Port Harcourt, Nigeria – Prince Gbosidan still remembers April 12, 2009. Vividly.
It was the day fire from a big oil spill spread to his hometown Deeyor-Kira from an oil facility in neighbouring Kegbara-Dere and destroyed his farmlands.
“Before the spill, you can plant within four to six months and you will get a good yield,” the 49-year-old father of four told Al Jazeera. “But now, we are living in abject poverty because our livelihoods have been destroyed. I have stopped farming because there is no point farming when you don’t get anything.”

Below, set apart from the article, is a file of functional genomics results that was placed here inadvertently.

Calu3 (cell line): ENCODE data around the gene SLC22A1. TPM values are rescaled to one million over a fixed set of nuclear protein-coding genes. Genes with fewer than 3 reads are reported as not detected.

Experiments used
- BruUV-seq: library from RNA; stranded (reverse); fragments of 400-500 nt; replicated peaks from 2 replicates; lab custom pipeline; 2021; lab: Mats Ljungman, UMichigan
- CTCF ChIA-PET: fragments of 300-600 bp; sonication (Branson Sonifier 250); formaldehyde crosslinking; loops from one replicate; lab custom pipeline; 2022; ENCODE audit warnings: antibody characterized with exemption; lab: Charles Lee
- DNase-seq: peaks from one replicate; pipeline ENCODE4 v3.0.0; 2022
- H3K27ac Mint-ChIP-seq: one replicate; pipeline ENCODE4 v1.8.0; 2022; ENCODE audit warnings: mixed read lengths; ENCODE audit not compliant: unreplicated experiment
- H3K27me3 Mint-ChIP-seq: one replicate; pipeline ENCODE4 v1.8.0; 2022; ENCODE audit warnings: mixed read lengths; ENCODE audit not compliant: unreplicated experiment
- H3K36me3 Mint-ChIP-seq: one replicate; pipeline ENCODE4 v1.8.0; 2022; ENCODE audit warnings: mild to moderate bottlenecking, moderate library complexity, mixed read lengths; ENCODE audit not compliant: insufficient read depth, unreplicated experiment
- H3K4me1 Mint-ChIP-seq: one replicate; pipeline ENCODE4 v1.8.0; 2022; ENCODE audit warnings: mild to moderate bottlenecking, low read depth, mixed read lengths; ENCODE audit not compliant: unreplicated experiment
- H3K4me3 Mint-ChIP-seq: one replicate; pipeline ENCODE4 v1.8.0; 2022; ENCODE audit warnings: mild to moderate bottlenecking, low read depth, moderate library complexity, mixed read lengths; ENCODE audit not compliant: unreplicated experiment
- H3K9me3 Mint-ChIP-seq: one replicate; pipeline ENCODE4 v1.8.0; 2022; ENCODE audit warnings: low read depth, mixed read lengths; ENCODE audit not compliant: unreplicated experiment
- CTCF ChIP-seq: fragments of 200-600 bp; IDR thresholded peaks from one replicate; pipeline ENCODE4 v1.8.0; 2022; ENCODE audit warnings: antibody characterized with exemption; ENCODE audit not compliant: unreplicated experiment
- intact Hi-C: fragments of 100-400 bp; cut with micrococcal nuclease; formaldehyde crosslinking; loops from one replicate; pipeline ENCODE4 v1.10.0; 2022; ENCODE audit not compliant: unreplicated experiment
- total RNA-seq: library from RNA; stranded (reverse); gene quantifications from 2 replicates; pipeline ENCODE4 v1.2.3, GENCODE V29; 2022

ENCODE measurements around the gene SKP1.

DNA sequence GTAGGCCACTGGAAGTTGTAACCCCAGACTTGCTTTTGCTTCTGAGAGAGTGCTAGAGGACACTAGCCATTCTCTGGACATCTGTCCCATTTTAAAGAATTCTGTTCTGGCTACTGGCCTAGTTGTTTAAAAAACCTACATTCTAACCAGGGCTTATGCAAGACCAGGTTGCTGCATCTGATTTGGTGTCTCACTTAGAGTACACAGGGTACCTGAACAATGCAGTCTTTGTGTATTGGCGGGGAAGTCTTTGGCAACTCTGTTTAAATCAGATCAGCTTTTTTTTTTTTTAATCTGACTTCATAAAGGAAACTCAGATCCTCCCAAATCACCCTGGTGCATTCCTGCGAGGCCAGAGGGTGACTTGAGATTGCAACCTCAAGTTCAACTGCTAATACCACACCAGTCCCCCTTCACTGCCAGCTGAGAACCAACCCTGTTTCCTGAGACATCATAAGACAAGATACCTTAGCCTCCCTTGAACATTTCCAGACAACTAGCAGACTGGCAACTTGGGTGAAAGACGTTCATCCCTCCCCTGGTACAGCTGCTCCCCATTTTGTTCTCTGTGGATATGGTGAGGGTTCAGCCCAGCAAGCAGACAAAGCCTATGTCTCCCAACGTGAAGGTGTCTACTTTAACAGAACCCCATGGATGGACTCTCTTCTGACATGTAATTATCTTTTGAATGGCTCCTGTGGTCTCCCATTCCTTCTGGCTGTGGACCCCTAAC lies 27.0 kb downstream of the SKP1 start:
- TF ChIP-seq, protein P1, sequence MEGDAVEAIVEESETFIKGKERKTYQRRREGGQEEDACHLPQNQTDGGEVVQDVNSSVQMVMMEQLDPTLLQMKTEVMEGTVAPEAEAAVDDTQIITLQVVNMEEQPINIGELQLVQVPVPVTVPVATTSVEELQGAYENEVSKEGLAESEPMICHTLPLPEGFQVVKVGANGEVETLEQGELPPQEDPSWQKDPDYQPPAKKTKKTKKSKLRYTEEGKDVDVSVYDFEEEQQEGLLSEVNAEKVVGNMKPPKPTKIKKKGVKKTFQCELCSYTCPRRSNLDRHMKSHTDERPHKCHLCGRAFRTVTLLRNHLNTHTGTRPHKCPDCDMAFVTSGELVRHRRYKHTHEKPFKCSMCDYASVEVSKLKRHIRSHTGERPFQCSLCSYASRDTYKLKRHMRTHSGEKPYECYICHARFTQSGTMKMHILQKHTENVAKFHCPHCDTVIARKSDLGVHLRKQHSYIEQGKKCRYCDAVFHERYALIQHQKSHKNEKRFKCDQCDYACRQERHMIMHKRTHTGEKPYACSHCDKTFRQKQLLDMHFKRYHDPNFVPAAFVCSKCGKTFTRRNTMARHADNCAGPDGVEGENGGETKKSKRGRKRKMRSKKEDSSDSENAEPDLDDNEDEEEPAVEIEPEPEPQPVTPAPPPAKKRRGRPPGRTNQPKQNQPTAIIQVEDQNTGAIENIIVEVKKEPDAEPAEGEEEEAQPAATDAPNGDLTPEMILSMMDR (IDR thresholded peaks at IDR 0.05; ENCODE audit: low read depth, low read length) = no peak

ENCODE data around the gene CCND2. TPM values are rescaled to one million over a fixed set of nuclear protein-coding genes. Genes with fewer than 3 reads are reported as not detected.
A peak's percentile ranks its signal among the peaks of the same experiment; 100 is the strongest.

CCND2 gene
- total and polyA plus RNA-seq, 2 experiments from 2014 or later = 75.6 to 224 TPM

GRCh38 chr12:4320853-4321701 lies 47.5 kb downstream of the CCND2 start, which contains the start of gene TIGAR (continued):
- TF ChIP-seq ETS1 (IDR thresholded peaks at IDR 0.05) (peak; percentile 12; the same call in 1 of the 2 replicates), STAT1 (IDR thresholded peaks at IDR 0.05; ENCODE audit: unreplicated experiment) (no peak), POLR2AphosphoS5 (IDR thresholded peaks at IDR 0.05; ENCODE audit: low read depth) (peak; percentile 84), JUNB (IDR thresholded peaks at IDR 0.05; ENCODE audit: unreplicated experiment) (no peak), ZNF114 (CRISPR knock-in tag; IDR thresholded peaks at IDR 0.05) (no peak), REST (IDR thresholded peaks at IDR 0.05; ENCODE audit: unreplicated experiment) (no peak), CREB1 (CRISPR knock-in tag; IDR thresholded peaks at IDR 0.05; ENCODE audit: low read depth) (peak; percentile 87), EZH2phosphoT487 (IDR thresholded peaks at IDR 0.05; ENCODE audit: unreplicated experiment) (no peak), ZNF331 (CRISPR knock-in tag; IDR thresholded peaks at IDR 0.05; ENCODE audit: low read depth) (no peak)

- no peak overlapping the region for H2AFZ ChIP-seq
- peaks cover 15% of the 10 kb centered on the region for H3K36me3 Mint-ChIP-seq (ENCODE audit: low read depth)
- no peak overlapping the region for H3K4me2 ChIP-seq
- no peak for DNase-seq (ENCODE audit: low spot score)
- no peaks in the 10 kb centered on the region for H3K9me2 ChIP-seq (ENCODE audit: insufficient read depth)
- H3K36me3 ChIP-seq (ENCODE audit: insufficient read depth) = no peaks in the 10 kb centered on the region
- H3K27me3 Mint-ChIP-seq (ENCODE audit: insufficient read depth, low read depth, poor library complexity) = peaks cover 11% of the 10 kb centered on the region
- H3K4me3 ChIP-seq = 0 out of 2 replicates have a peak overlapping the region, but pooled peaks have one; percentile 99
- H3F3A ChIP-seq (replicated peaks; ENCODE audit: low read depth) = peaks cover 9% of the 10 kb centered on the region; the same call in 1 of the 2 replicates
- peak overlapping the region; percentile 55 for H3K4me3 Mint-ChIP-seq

In the mid-1970s, when Gbosidan started farming alongside his father, in Deeyor-Kira in Nigeria’s oil-rich Rivers State, yields were…